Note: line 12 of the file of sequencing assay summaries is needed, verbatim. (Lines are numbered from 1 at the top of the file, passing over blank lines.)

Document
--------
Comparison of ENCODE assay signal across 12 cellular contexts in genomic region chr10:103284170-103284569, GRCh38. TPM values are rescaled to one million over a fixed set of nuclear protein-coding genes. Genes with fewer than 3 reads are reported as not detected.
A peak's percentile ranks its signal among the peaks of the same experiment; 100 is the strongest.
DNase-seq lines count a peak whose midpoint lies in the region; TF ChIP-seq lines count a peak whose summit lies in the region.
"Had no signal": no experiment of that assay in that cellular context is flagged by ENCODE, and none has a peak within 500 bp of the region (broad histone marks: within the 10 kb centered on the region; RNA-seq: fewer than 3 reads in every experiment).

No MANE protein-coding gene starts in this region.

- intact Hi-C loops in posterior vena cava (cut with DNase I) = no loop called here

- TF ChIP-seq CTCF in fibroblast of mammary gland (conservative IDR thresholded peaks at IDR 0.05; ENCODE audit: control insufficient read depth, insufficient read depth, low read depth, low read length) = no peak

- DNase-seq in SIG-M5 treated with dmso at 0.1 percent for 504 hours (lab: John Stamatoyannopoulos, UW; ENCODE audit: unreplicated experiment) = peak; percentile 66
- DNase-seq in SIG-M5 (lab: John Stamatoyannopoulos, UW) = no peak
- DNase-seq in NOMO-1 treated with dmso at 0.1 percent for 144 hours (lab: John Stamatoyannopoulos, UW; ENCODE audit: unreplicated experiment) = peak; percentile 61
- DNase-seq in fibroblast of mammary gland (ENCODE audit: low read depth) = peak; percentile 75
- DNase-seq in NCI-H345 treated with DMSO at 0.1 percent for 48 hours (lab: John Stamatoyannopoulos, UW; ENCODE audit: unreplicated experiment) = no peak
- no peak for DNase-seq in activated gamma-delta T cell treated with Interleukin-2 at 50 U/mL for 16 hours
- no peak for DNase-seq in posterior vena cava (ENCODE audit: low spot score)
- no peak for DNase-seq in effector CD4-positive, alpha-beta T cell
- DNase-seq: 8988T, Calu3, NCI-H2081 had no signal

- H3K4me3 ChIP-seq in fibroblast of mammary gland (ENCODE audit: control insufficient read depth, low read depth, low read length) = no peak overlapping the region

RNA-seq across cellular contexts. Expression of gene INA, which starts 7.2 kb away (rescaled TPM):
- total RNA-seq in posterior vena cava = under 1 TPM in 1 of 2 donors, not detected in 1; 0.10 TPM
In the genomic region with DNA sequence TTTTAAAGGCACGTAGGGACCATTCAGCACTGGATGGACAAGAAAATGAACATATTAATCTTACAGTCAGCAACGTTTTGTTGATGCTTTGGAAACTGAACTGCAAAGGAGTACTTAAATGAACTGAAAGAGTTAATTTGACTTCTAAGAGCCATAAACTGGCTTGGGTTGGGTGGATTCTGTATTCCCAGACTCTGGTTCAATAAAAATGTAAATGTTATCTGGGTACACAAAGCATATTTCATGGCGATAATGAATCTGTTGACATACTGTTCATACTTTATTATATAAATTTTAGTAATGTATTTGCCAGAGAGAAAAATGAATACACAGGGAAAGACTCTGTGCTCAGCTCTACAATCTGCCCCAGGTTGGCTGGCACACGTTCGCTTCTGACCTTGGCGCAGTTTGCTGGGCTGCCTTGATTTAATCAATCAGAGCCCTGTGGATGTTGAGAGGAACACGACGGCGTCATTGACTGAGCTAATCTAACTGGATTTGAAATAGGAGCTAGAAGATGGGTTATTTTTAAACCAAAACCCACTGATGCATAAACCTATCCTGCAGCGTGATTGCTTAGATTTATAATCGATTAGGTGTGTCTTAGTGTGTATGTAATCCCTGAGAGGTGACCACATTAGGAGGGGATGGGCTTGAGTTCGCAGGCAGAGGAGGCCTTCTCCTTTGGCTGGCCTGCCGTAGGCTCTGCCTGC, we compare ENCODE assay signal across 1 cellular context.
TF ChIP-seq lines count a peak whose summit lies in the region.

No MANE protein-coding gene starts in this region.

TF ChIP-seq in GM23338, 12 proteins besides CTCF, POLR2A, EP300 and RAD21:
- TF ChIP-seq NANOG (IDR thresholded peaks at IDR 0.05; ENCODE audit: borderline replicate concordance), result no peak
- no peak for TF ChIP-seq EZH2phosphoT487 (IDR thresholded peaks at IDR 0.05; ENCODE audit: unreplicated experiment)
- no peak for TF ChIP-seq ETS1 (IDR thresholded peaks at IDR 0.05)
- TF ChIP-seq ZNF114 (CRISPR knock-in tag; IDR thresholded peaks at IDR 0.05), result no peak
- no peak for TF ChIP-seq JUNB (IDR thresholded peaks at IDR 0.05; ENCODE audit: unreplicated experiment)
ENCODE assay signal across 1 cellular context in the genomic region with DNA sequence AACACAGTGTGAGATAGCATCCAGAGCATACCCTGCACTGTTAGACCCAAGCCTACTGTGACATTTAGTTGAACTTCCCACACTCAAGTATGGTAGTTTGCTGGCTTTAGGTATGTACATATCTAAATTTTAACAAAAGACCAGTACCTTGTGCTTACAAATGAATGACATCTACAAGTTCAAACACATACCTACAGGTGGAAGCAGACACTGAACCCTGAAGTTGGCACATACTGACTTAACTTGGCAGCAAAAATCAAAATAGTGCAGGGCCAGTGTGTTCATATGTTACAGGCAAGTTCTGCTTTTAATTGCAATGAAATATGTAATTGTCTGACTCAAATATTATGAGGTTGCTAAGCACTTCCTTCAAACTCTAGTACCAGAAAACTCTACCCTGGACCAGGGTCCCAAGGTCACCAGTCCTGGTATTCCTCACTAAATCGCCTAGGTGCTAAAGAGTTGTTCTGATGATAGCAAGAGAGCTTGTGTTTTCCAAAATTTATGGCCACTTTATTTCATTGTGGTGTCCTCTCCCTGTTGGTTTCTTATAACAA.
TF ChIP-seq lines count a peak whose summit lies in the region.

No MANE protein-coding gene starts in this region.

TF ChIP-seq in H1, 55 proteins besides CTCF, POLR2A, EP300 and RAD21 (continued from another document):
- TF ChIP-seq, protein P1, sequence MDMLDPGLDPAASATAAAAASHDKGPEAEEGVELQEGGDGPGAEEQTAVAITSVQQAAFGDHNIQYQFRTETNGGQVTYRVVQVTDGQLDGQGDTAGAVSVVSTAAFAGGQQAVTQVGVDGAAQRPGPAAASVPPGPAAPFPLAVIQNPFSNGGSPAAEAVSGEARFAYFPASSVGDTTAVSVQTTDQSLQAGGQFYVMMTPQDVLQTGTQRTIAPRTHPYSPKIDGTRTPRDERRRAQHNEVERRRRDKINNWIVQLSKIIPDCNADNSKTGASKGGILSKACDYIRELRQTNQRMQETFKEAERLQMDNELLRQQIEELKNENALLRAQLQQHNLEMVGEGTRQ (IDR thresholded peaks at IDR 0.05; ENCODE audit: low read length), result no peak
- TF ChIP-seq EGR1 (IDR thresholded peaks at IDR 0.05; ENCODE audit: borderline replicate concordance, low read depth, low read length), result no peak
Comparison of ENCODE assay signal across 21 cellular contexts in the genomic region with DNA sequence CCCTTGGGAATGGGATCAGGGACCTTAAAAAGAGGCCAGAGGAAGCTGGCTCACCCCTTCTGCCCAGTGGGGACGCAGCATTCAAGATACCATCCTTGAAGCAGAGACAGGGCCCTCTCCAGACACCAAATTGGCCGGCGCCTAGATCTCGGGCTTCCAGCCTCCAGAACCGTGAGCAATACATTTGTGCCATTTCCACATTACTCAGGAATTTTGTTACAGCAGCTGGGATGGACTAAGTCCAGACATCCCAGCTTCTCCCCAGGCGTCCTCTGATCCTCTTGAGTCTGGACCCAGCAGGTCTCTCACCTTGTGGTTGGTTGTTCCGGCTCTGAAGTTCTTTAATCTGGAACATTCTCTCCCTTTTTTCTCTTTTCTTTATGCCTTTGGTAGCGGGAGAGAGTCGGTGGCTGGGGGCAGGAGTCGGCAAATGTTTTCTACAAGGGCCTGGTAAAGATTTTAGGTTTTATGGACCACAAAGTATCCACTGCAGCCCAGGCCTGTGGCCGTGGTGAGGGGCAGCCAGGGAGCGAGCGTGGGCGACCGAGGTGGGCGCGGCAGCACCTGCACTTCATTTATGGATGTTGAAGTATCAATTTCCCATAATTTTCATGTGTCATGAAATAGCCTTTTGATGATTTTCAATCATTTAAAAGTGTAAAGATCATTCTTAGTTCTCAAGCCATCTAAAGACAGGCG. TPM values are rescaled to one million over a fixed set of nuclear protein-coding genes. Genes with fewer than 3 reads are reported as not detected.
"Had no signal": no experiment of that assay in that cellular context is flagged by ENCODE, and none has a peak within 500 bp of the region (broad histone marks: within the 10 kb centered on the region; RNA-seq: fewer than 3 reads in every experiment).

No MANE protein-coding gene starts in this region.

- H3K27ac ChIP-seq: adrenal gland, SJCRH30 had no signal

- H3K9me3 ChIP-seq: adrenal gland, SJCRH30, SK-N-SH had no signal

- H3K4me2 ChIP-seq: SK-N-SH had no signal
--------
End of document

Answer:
- DNase-seq in NCI-H345 treated with DMSO at 0.1 percent for 48 hours (lab: John Stamatoyannopoulos, UW; ENCODE audit: unreplicated experiment) = no peak